The great free will debate | Bill Nye, Michio Kaku, Robert Sapolsky, Steven Pinker & more

The great free will debate
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"What does it mean to have—or not have—free will? Were the actions of mass murderers pre-determined billions of years ago? Do brain processes trump personal responsibility? Can experiments prove that free will is an illusion?

Bill Nye, Steven Pinker, Daniel Dennett, Michio Kaku, Robert Sapolsky, and others approach the topic from their unique fields and illustrate how complex and layered the free will debate is.

From Newtonian determinism, to brain chemistry, to a Dennett thought experiment, explore the arguments that make up the free will landscape.
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TRANSCRIPT:

- Well, you ask one of the deepest philosophical questions of physics. The question of free will.

- For billions of years on this planet, there was life, but no free will. Physics hasn't changed, but now we have free will.

- The brains are automatic, but people are free.

- Our ability to choose is often confused.

- Human choices will not be predictable in any simple way.

- In reality, I don't think there's any free will at all.

DANIEL DENNETT: For billions of years on this planet there was life, but no free will. Physics hasn't changed, but now we have free will. The difference is not in physics. It has to do with, ultimately, with biology. Particularly evolutionary biology. What has happened over those billions of years, is that greater and greater competences have been designed and have evolved. And the competence of a dolphin, or of a chimpanzee, the cognitive competence, the sort of mental competence, is hugely superior to the competence of a lobster, or a starfish. But ours dwarfs the competence of a dolphin or a chimpanzee, perhaps to an even greater extent. And there's an entirely naturalistic story to say, to tell about how we came to have that competence, or those competences. And it's that, "Can do." It's that power that we have which is natural, but it's that power which sets us aside from every other species. And the key to it is that we don't just act for reasons. We represent our reasons to ourselves and to others. The business of asking somebody, "Why did you do that?" And the person being able to answer, it is the key to responsibility. And in fact, the word, "responsibility," sort of wears its meaning on its sleeve. We are responsible because we can respond to challenges to our reasons. Why? Because we don't just act for reasons, we act for reasons that we consciously represent to ourselves. And this is what gives us the power and the obligation to think ahead, to anticipate, to see the consequences of our action. To be able to evaluate those consequences in the light of what other people tell us. To share our wisdom with each other. No other species can do anything like it. And it's because we can share our wisdom that we have a special responsibility.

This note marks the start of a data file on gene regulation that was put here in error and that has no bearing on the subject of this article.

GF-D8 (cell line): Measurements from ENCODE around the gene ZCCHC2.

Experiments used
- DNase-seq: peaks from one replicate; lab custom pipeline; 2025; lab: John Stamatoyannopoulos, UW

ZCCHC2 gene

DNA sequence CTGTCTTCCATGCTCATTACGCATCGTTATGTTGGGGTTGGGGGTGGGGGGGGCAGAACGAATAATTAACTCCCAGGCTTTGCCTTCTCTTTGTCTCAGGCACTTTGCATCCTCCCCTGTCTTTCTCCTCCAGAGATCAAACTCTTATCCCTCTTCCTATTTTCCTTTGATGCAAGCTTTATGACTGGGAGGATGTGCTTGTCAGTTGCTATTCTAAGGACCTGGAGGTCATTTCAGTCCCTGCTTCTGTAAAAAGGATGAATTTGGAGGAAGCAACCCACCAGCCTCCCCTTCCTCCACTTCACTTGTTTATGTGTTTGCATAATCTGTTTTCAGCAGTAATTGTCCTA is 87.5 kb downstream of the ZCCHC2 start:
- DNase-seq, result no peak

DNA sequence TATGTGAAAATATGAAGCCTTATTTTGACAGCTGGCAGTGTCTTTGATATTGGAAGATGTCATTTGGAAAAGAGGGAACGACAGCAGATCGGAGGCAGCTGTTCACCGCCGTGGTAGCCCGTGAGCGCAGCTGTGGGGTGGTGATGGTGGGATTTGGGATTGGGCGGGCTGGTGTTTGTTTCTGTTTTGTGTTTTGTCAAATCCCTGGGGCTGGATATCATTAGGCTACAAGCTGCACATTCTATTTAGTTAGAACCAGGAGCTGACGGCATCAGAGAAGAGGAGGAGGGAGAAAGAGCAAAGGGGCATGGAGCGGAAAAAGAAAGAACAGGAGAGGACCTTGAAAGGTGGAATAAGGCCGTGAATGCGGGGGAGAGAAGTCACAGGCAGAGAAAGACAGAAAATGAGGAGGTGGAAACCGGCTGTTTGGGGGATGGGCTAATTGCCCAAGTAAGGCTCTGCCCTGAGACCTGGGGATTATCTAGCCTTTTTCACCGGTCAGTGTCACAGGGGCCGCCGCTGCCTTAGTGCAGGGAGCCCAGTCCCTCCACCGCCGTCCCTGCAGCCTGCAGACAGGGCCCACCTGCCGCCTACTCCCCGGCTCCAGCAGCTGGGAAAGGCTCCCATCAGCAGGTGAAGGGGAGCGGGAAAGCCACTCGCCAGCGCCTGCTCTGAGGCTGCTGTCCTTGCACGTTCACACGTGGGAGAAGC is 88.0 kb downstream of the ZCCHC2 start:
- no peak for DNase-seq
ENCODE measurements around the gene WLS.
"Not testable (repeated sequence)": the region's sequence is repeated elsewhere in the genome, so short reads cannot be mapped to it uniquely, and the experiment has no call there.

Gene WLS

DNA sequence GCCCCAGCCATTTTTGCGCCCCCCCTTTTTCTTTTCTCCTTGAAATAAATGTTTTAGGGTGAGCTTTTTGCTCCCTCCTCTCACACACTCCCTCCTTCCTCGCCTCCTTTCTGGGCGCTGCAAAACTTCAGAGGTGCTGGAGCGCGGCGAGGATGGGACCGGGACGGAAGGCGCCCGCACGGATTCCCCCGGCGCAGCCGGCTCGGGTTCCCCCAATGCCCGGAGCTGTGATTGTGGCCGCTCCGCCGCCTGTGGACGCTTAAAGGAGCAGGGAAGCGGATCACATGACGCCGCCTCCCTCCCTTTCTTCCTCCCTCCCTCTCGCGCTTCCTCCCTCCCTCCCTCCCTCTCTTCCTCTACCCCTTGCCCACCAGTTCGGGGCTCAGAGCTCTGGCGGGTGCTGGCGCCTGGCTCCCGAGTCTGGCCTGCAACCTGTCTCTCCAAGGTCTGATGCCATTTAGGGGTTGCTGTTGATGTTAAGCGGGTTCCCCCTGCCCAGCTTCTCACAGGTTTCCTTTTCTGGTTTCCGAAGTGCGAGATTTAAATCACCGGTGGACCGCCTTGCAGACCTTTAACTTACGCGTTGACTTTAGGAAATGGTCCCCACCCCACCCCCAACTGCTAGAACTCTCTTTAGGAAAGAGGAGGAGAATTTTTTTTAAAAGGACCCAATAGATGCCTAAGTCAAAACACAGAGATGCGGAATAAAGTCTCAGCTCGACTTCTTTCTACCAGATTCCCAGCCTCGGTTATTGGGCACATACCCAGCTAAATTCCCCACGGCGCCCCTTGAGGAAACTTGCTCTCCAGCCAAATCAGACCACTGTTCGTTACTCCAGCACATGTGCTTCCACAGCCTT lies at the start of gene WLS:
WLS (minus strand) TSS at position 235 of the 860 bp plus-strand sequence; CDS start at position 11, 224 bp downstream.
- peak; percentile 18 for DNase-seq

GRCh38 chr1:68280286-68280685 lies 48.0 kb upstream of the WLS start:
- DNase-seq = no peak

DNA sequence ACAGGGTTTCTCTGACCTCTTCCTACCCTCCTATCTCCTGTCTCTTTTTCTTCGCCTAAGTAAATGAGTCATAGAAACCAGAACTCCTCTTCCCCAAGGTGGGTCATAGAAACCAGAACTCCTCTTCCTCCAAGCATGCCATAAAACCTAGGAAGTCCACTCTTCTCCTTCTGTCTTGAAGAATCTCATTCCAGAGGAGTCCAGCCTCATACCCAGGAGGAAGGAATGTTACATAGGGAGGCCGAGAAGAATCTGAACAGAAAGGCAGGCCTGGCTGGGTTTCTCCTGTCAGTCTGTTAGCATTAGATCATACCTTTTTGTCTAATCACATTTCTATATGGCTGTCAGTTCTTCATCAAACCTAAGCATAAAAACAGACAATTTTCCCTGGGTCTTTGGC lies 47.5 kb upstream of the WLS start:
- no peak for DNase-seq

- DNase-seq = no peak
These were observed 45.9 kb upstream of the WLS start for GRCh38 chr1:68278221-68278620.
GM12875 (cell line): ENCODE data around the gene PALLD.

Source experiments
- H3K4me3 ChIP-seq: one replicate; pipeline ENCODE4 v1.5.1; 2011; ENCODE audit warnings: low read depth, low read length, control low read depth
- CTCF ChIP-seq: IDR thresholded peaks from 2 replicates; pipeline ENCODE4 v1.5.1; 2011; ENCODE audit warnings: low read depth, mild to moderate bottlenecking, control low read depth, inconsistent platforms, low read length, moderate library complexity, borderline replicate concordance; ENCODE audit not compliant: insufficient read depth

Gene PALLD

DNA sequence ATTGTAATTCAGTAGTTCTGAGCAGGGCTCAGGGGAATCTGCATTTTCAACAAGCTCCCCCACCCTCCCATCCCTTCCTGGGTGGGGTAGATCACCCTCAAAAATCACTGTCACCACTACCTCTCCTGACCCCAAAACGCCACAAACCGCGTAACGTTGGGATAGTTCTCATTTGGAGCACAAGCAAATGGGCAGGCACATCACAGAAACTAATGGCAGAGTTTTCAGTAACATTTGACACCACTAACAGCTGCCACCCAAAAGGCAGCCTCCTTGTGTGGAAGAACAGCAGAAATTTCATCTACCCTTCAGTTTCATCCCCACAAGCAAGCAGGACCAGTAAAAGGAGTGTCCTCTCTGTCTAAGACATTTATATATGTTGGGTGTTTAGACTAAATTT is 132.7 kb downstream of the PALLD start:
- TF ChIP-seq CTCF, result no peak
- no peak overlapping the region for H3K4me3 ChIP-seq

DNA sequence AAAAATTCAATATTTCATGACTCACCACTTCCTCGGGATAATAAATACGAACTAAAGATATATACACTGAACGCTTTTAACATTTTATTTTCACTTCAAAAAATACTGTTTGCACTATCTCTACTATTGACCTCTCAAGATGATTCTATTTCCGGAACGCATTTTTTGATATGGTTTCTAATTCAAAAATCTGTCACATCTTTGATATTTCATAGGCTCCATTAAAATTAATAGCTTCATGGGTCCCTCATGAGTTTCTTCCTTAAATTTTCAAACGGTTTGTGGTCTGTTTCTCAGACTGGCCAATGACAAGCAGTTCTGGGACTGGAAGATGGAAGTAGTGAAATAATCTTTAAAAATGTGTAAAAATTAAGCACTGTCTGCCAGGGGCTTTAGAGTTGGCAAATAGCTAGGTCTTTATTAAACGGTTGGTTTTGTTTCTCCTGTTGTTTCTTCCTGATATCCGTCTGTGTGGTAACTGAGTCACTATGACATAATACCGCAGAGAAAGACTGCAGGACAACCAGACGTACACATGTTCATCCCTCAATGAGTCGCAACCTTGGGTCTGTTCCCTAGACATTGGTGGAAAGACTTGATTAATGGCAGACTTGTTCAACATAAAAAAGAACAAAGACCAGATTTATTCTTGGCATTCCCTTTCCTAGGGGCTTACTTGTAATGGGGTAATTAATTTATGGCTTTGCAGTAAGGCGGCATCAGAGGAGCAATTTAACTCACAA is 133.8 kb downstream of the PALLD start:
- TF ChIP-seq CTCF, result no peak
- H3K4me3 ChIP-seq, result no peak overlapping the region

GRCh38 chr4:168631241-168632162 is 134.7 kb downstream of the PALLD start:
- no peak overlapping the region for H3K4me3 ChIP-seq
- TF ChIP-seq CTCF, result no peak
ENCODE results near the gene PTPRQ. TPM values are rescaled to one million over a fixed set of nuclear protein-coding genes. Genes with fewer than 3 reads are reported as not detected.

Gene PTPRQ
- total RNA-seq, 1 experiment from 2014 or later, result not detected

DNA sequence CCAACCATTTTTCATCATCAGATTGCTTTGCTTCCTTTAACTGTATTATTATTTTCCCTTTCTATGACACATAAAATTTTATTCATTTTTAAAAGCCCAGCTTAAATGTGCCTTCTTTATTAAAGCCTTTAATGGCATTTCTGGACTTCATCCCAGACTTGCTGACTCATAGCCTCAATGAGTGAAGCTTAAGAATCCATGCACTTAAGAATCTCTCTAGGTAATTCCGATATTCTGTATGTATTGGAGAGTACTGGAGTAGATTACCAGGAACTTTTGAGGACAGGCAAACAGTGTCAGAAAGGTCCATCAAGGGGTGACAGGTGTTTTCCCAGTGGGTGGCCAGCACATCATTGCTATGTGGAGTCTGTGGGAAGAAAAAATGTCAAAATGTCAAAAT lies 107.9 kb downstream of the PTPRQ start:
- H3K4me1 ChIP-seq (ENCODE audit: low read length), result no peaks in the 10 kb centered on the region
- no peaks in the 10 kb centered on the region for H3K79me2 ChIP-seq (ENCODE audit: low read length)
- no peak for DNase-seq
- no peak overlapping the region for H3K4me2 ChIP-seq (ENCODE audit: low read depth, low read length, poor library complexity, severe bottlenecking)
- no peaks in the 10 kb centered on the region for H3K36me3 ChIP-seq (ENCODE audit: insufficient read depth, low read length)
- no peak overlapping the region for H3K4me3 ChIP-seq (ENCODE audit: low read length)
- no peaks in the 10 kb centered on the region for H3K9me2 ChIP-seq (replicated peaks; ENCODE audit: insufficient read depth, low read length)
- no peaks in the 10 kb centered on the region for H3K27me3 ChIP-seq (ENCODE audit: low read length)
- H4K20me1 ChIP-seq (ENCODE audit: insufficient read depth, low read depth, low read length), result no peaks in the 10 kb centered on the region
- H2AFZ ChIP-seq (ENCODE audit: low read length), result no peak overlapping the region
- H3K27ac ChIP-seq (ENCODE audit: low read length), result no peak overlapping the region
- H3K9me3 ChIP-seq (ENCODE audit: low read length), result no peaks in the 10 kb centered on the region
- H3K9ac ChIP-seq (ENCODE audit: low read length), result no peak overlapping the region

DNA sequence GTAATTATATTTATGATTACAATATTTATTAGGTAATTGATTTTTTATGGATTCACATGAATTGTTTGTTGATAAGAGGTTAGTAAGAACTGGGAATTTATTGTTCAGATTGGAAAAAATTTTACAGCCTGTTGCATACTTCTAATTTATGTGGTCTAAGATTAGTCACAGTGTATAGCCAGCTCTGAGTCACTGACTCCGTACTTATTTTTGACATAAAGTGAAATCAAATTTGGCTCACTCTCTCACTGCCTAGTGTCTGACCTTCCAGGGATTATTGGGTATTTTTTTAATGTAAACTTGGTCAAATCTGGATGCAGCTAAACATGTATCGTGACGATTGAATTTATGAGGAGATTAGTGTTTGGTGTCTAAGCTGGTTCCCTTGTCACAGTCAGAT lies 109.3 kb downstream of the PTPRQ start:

That's what makes us free in a way that no bird is free, for instance. There's a very sharp limit to the depth that we as conscious agents can probe our own activities. This sort of superficial access that we have to what's going on, that's what consciousness is. Now, when I say, who's this, "we," who's got this access? That's itself part of the illusion because there isn't a, sort of, boss part of the brain that's sitting there with this limited access. That itself is part of the illusion. What it is, is a bunch of different subsystems, which have varying access to varying things and that conspire in a sort of competitive way to execute whatever projects it is that they're, in their, sort of, mindless way executing.

STEVEN PINKER: I don't believe there's such a thing as free will in the sense of a ghost in the machine, a spirit, or soul that somehow reads the TV screen of the senses and pushes buttons and pulls levers of behavior. There's no sense that we can make of that. I think we are...our behavior is the product of physical processes in the brain. On the other hand, when you have a brain that consists of a hundred billion neurons, connected by a hundred trillion synapses, there is a vast amount of complexity. That means that human choices will not be predictable in any simple way from the stimuli that have impinged on it beforehand. We also know that that brain is set up so that there are at least two kinds of behavior. There's what happens when I shine a light in your eye and your iris contracts, or I hit your knee with a hammer and your leg jerks upward. We also know that there's a part of the brain that does things like choose what to have for dinner, whether to order chocolate, or vanilla ice cream. How to move the next chess piece...

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